John Zivojinovic (PhD, Nova Southeastern University, 2013) has written a chapter entitled, “The Work of Resolution” in the volume The Inside Out Youth Worker (2006). He has co-written an article with Dr. Alexia Georgakopoulos entitled, “The Meaning of Forgiveness: A Phenomenological Inquiry of Married Couples” (to be published). His dissertation was entitled, A Qualitative Phenomenological Study: How Couples Communicate Forgiveness and its Implications for Marital Conflict Resolution (2013). He is a contributing chapter author to the upcoming volume, The Handbook of Mediation: Theory, Research and Practice edited by Dr. Alexia Georgakopoulos. His chapter is entitled, “The Transformative Power of Forgiveness.” He is a professional speaker, entrepreneur, consultant, mediator, coach, facilitator, trainer, visionary, and strategist. His greatest investment has been with his wife, three daughters and son-in-law.
Nekeisha G. Bascombe is a native of Trinidad and Tobago, currently pursuing her Doctorate degree in Conflict Analysis and Resolution at Nova Southeastern University, in Ft. Lauderdale, Florida. She received her Master’s of Business Administration (MBA) with a concentration in Human Resource from St. Thomas University, in Miami Gardens, Florida in May 2010; and her Bachelor of Science (B.Sc.) in Human Resources from Florida Memorial University, in Miami Gardens, Florida in April 2006. Despite her organizational background, Nekeisha has developed an interest in social issues that affect the community as a whole, and has done volunteer work with Chicago Cares, and Florida Breast Health Initiative, to name a few. She is currently a volunteer with the Community Resolution Services (CRS) group at Nova Southeastern University engaging in presentations, role play with the Broward Sheriff’s Office Crisis Intervention Team, VOICES mediation training, and the newsletter editor.
Jolyn Blank (Ph.D. University of Illinois) is an Associate Professor of Early Childhood Education at the University of South Florida, Tampa. She teaches classes focusing on play and the arts in early learning. Her research investigates the ways arts and inquiry, integrated processes of investigating and representing meaning using multiple sign systems, are enacted within the diverse social and ideological complexities of contemporary early schooling. Dr. Blank intersects scholarship in early childhood education and arts education in order to explore two central aspects of educational aesthetics: the relationship between teaching and school context and the educational potential of artistic-aesthetic experiences for young children. Dr. Blank has recently published qualitative studies in journals such as Teaching and Teacher Education and Contemporary Issues in Early Childhood Education. She served as Associate Editor of the International Journal of Education and the Arts (2008-2012).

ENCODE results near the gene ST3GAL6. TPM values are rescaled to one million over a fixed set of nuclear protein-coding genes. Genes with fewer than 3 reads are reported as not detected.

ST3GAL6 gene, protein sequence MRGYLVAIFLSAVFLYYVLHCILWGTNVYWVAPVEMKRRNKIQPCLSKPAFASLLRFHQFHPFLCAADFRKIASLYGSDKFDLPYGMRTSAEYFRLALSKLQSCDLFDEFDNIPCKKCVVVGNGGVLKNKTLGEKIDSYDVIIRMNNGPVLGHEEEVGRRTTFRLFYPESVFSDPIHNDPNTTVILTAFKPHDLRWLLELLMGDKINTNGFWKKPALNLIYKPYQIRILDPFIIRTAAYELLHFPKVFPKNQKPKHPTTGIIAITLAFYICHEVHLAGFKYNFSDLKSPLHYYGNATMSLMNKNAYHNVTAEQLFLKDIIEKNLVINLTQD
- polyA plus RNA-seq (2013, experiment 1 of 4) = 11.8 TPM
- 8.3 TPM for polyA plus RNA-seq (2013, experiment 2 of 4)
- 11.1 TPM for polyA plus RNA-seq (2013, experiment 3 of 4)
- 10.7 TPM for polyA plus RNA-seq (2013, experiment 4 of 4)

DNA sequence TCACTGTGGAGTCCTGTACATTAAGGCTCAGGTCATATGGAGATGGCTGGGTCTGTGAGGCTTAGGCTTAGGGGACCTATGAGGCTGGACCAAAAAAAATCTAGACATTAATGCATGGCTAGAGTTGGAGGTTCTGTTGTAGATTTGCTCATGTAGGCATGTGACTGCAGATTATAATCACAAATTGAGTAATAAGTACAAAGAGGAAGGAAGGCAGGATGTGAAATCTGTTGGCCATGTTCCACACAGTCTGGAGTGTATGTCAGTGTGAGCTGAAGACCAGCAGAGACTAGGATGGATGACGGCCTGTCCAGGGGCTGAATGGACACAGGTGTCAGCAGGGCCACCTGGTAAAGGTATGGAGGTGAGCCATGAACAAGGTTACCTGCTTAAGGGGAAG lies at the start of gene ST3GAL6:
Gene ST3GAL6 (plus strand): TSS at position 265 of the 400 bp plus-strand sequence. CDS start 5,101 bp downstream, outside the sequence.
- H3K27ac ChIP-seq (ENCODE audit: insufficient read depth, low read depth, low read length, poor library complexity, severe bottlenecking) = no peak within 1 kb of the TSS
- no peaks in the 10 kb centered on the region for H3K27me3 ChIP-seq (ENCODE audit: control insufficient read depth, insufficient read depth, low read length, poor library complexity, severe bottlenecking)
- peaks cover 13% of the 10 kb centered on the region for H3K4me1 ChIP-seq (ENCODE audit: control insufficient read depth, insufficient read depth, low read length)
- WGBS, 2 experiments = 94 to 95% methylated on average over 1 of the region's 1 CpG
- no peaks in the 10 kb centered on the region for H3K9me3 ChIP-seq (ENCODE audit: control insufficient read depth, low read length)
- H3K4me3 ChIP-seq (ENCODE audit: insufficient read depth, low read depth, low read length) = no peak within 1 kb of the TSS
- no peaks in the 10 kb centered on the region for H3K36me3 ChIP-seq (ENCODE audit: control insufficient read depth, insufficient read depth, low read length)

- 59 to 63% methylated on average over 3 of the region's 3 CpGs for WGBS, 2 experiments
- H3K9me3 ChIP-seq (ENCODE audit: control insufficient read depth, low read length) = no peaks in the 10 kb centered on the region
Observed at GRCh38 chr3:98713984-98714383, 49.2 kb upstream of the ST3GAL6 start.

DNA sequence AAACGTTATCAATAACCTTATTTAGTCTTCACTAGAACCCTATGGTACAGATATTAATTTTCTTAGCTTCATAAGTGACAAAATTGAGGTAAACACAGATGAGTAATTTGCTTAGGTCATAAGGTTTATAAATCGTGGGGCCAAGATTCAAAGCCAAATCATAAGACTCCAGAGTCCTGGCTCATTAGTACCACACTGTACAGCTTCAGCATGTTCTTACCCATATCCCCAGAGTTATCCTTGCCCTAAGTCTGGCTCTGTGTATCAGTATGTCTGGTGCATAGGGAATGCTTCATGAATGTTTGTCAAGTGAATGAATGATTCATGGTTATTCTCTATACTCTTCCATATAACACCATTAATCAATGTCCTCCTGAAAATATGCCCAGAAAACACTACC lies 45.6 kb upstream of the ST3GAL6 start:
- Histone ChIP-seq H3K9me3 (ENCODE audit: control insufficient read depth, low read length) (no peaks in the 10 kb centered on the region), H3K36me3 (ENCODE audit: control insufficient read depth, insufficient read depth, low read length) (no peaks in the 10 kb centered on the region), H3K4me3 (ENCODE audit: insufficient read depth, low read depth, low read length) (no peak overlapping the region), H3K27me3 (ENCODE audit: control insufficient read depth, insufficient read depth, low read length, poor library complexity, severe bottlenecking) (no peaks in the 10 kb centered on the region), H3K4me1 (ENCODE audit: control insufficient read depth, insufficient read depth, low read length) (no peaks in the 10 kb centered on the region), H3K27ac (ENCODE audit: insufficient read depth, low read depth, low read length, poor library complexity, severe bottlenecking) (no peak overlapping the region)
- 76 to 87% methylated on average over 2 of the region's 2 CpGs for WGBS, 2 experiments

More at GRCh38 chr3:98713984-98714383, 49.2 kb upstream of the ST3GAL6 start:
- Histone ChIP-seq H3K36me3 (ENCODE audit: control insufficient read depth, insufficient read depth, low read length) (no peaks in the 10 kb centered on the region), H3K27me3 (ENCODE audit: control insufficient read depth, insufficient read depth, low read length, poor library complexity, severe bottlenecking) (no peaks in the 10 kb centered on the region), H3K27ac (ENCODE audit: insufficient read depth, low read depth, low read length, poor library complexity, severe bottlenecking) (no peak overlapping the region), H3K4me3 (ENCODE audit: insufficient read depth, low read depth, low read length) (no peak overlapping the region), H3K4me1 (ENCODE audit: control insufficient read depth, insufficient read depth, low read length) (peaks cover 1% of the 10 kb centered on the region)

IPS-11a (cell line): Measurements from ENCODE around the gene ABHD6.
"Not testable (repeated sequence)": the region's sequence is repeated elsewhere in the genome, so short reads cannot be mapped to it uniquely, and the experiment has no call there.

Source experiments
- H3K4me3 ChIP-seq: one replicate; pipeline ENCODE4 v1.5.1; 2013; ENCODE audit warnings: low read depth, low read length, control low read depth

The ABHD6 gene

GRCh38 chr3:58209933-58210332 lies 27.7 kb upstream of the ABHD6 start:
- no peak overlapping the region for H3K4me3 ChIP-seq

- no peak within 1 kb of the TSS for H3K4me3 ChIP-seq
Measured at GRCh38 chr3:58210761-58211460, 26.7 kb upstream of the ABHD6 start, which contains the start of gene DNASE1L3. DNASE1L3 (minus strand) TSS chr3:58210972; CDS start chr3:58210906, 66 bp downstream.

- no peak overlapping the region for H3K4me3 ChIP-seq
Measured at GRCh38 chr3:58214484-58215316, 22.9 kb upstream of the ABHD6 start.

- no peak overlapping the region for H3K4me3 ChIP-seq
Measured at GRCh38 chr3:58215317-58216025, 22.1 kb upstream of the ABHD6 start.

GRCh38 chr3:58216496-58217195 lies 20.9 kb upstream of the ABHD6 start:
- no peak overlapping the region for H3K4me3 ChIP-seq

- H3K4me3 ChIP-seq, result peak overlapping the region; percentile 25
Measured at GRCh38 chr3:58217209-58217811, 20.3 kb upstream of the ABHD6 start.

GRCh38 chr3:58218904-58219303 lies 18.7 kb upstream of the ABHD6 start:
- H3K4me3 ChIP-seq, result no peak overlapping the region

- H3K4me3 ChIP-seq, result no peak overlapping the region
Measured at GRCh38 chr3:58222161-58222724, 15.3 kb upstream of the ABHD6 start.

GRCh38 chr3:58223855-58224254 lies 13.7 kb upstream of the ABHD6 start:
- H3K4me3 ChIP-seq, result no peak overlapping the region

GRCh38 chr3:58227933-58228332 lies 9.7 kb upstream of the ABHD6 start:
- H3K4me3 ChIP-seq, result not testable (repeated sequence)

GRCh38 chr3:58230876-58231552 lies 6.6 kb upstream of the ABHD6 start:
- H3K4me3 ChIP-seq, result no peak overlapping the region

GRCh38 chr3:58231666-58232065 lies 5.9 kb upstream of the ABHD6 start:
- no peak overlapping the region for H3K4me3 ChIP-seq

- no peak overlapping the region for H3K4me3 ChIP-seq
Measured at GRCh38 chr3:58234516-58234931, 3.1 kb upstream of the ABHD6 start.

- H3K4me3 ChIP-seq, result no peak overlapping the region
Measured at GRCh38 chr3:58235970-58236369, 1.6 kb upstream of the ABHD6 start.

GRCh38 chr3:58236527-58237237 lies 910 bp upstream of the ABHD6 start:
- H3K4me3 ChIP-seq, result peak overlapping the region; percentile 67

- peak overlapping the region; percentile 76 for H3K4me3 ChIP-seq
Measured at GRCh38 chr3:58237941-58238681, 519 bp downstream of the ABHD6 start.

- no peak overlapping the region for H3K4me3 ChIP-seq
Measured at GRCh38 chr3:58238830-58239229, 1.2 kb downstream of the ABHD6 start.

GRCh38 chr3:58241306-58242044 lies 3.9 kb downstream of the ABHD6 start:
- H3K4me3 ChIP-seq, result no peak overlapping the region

Zobeida Bonilla is trained in anthropology and public health with a focus on maternal and child health, and has worked in program evaluation and qualitative research in public health. Zobeida received her doctoral degree in anthropology from the University of Florida, her MA from Colorado State University, and her MPH in maternal and child health from the Boston University School of Public Health. Currently, she is an Assistant Professor in the Division of Epidemiology and Community Health at the University of Minnesota School of Public Health where she teaches course in maternal and child health and qualitative research methods in public health practice.
Dr. Carroll Bronson received her Ph.D. in Urban Education, specializing in Administrative Leadership from the University of Wisconsin-Milwaukee. She earned her Master’s in Education from DePaul University and her Bachelor’s degree in Psychology from Bethany College. Carroll is an Assistant Professor in the Doctoral Leadership Department, and teaches many different research courses to first through third year students. Prior to joining Cardinal Stritch, Carroll had the opportunity to work as a Research Investigator on three year-long ethnographic research projects in the Milwaukee Public School district, which focused on various reform and leadership initiatives. Additionally, she worked in the K-12 educational environment as a Principal of a Montessori School. Dr. Bronson’s areas of expertise and research interests are focused on collaboration and engagement. More specifically, she has been investigating how leaders collaborate during reform initiatives, how leaders engage others within a change effort, and how collaboration occurs within a virtual environment. She has presented locally, nationally, and internationally at research conferences on these topic. Carroll has also published several articles in referred publications.